September 23, 2020

Art gallery features College, middle school students

The exhibit includes works by over 100 Rivera students. (Randall Carrido / Staff Photographer)
The exhibit includes works by over 100 Rivera students. (Randell Carrido / Staff Photographer)

By Heidi Cho
Arts & Entertainment Editor

Artists from the College and Luis Munoz Rivera Community Middle School in Trenton, New Jersey teamed up to showcase their work to administrators, faculty members, friends and family members at the opening reception for the Student Art Gallery on March 28.

Student teacher and senior art education major Angela Rossi and cooperating teacher and alumnus Robert Esposito Jr. (’05) planned “The Value of Art,” the largest of the three exhibits, together after working with students at the Trenton middle school during the fall semester.

“The Value of Art” incorporates projects students created as part of various lessons that each focused on one specific art movement.

“Inspired by TCNJ’s commitment to community development and our positive relationship with Trenton, I wanted to give these students the opportunity to celebrate their artistic accomplishments in a professional setting while exposing them to a bright academic future,” Rossi said.

The work of over 90 different sixth, seventh and eighth graders were on display. More than 100 pieces were hung throughout the two rooms, as some students created multiple pieces, and they tried to include as many pieces as possible, according to Rossi.

Students were encouraged to personalize their pieces. Some incorporated existing characters into their work, like Bendy from the video game “Bendy and the Ink Machine,” Cyborg from the kids cartoon “Teen Titans” and Leela from “Futurama.”

“Seeing the deans interact with some of the students from Rivera at the reception and how excited they were to talk about their work with such a powerful figure from TCNJ made the months of planning and hours spent installing the work worth it,” Rossi said.

The second exhibit, “Amygdala,” was strung together with red frayed polyester yarn resembling the dendrites of nerves in the human brain. The artist, junior art education major Jake Irons, used various forms of media to explore memory and emotional processing — the primary functions of the amygdala, the part of the brain that processes emotional responses.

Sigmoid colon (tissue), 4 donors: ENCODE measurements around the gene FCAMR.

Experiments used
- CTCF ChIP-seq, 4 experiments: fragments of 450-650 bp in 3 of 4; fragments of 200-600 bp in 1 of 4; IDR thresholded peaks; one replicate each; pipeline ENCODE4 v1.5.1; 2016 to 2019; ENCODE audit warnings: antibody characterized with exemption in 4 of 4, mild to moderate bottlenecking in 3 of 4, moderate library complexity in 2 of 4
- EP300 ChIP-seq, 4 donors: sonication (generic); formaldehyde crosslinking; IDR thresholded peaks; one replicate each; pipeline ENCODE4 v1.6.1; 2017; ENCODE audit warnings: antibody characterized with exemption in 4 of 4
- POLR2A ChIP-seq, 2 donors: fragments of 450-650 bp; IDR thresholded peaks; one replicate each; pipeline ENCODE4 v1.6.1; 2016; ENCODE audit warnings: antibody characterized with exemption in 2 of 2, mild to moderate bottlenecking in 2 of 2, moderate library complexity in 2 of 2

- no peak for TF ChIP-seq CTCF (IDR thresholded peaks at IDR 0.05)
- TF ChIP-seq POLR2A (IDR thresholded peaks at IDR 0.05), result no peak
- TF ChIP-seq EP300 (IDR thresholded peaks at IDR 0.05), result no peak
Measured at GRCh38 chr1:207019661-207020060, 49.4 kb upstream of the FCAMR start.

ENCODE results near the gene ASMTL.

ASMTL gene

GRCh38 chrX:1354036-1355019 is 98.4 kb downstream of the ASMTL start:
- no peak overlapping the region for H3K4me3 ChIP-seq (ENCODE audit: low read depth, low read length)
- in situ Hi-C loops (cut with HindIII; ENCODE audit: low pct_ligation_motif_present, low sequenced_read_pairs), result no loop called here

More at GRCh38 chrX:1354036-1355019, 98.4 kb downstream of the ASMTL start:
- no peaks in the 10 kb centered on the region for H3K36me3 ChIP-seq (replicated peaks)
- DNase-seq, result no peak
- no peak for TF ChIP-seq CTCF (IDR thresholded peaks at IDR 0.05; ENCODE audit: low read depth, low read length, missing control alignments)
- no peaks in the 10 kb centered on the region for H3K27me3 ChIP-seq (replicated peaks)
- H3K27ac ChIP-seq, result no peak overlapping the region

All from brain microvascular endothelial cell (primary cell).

In a series of nine acrylic square paintings titled “Liminal,” the first painting depicts a person holding the beginning of the red polyester yarn that connects each of the paintings together.

Each painting represents a memory spanning a two-year period of the artist’s emotional journey. Some pieces are realistic and straightforward, such as scenes of a car’s headlights or ocean waves, while others played with a surreal afterimage effect in bright complementary color against a gray foreground of hands and background of a running sink.

Each painting corresponded to audio through a QR code. When scanned, the code plays “As Far as I Could Get,” by Florence + The Machine. The song began with a chill and tense bassline revived by contemplative lyrics. This along with the striking image of the red thread between the scissors’ blades that chillingly concluded the work.

Attendees parted black curtains to enter the exhibit “Sacred Spaces,” by junior art education major Alana Lant.

Reclaimed glass bottles and jars half-filled with tonic water were suspended from the ceiling, which created the impression that they were levitating in midair. The surrealist installation, titled “Past Life,” was elevated by the luminescent blue substance floating in each bottle. The exhibit mixes the old and new with the grimy aged bottles and the astral glow of the clean tonic water within them.

These containers offered the most light in a room with blinded windows and lights covered by black paper, with only a smattering of pinpricks. This exhibit is an antithesis to sacred spaces that are bathed in light and shun filth, much less put dirt at eye level.

On the back wall was one acrylic canvas painting titled “Smiling Kanyes,” which featured 10 depictions of a smiling Kanye West in various poses and color schemes. At the center of the painting was the most realistic image — West with his arms wide open, as if to embrace the viewer.

The painting brought another element of current pop culture, imposing the deep love West has for himself onto the viewer.

The gallery, despite lacking a common theme, still shared the spirit of creativity between all the students, exhibits and effort that went into organizing the event.

“It was an extremely rewarding experience to be able to put together the exhibition and then see the students’ and parents’ faces when they got to see their work on display,” Rossi said.

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